It is no wonder that von Troil says “Their food principally consists of dried fish, sour butter, which they consider as a great dainty, milk mixed with water and whey, and a little meat. They receive so little bread from the Danish company, that there is scarcely any peasant who eats it above three or four months in the year.”
To understand value today is difficult for as von Troil says, “Their accounts are not all kept in money, but according to yards and fishes. In 1878, 106 years later, Anthony Trollope comments on the fact that there is no bank in Iceland. It would be difficult enough to compare value in Iceland in 1772 or, in 1884, even if there was enough silver coin in the country to cause a bank to be established. Everything financial is comparative, after all. If you put a dollar on the table, its value is what objects can be purchased with it.
To make matters more difficult, there were constant new issues of money in Norway, Denmark and Sweden. Money was being debased by inflation.
“In the late 18th century coins were issued in denominations of ½, 1, 2, 4, 8, 24 and 32 skilling, 1/15, ¼, 1/3, ½ and 1 rigsdaler.” (Wicki) Those, travellers changed into English sterling. Complicated? You bet. Especially without any computer but your head. The best way to figure out what your sheep were worth was how much wadmal, butter, or fish you could get for one sheep.

Intergalactic Resurrection



The title of this edition which is called Under the Glacier instead of Christianity Under Glacier offends me.
It offends me in the same way that the White House calling a Christmas tree a holiday tree offends me. The titles of books are usually chosen by marketing departments. The author has little, or even, no say in the title. Nor do his descendants. I assume that Kristanhald Under Jökli was renamed with the idea that dropping the word, Christian, from the title would increase sales. Since the entire book, from the first word to the last, is about the condition of Christianity in Glacier and, by implication, in Iceland, leaving Christian out is both misleading and absurd. Like, we´ll leave Christian out of the title and trick people into buying this book because they´ll think its about glaciers.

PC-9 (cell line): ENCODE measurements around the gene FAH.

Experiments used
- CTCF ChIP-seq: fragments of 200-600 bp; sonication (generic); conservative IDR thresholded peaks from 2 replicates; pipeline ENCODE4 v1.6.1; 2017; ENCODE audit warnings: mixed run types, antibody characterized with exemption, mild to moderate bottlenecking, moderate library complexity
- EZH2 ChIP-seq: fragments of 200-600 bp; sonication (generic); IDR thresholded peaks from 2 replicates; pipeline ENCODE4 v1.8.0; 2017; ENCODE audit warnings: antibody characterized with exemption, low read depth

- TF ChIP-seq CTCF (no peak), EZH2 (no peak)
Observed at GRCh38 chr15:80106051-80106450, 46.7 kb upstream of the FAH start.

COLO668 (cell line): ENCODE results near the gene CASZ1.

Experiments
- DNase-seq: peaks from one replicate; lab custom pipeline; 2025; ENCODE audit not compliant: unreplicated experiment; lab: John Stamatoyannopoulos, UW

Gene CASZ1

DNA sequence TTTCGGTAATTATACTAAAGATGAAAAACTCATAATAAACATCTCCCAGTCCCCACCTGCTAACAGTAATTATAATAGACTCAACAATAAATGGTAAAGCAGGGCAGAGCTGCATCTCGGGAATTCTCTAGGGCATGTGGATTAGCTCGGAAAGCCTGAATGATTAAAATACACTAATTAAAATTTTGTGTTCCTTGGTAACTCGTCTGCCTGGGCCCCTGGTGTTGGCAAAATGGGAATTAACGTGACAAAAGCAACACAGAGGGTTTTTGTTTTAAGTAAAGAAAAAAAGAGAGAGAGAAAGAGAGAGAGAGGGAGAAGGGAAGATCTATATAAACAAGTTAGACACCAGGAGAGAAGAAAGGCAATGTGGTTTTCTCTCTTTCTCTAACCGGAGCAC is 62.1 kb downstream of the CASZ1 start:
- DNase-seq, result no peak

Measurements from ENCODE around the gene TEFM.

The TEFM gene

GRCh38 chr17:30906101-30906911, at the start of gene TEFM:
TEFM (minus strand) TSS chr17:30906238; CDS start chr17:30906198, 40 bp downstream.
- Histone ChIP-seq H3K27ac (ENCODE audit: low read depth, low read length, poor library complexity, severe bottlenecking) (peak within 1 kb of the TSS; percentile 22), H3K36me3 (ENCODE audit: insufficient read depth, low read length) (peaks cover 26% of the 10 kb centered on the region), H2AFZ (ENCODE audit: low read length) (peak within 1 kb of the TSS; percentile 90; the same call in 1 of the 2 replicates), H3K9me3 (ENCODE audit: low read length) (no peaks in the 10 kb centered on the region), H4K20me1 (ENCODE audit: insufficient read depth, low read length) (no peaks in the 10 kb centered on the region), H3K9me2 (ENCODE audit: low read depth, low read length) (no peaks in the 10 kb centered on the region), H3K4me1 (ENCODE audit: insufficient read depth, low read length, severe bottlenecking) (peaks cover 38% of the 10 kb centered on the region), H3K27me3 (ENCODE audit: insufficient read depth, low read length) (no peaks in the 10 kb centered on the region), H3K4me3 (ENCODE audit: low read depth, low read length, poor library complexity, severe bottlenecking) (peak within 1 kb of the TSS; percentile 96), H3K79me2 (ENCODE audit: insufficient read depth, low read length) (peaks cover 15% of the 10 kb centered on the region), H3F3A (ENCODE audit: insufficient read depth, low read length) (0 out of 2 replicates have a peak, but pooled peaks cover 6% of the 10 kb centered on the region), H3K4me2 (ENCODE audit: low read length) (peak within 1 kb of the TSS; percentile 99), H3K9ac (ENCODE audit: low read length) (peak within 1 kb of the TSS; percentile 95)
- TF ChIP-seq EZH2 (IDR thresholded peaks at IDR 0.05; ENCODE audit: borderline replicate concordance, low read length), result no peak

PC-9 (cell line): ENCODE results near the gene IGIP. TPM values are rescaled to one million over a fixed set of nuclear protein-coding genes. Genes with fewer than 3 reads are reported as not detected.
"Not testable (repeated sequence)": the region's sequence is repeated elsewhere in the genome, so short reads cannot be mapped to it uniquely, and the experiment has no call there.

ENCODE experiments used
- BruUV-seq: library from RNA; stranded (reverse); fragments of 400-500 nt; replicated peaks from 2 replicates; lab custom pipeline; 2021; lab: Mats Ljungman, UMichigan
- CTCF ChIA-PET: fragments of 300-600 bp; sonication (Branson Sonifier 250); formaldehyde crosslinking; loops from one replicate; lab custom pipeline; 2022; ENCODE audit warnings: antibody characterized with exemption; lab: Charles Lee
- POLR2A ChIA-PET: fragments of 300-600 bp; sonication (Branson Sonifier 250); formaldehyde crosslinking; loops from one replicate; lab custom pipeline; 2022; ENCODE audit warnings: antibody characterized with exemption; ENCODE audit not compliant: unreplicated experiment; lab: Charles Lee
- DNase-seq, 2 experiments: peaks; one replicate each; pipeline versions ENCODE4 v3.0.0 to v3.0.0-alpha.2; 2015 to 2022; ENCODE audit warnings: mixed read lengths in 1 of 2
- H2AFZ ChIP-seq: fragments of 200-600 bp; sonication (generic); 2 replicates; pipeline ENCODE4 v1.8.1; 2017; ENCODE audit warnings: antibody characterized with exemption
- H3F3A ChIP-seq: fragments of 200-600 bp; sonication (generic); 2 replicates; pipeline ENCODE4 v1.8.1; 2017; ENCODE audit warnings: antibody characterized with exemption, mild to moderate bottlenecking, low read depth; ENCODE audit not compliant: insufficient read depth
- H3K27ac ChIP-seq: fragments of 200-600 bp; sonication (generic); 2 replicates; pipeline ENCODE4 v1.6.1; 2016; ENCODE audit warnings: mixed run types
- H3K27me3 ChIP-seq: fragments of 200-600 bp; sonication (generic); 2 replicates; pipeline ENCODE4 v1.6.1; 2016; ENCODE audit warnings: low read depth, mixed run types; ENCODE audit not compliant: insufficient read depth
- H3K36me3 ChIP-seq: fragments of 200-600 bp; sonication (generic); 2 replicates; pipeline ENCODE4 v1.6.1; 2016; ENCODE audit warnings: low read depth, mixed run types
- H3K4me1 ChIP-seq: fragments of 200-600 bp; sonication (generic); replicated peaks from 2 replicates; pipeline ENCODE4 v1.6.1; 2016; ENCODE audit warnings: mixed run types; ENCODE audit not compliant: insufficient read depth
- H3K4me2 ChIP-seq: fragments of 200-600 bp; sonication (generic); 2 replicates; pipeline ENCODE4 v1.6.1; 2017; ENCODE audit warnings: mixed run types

As for the book itself, I often found the satire hilarious. As a Lutheran with an Icelandic background, I frequently recognized the foibles and pretensions of myself and my community.
But there´s the rub. A satire, to be appreciated, needs readers who know intimately what is being satirized. Unlike previous novels of Laxness´s that I have read, that contain within them all the necessary information for understanding and appreciation, this novel does not.
The novel begins with Embi, a not particularly committed theology student who isn´t much interested in becoming ordained, being chosen to investigate the state of Christianity at Glacier. With Embi being chosen for a task that should rightly belong to a devout theologian, the satire has begun.
What has sparked the investigation are rumours of odd happenings at Glacier. Burials are often delayed, baptisms and confirmations not performed, and there supposedly has been a strange burial on the glacier instead of in hallowed ground. The church building itself is reported to be in disrepair and a much larger secular building has been built next to the church so the church is overshadowed.
Embi travels to Glacier. On his arrival, he notices a sign that says ‚ “PIMUSES REPAIRED HERE.” Embi discovers that the local pastor, called Jón Primus, has a stellar reputation, not as a theologian, but as a repairer of primus stoves.
The irony and satire of Jón Primus and his many technical skills would be lost on a non-Icelandic audience. The wry smile and laughter would come from the knowledgeable reader who knew how they needed to raise sheep and go fishing to survive. Religious duties for such men had to come second to getting in the hay for without hay their sheep would die and without sheep, the pastor would die. Although there were tithes of sheep and fish for the pastor at some times, by some people, many pastors depended on their secular skills to survive. It is no wonder that it is their secular skills for which they are named and appreciated.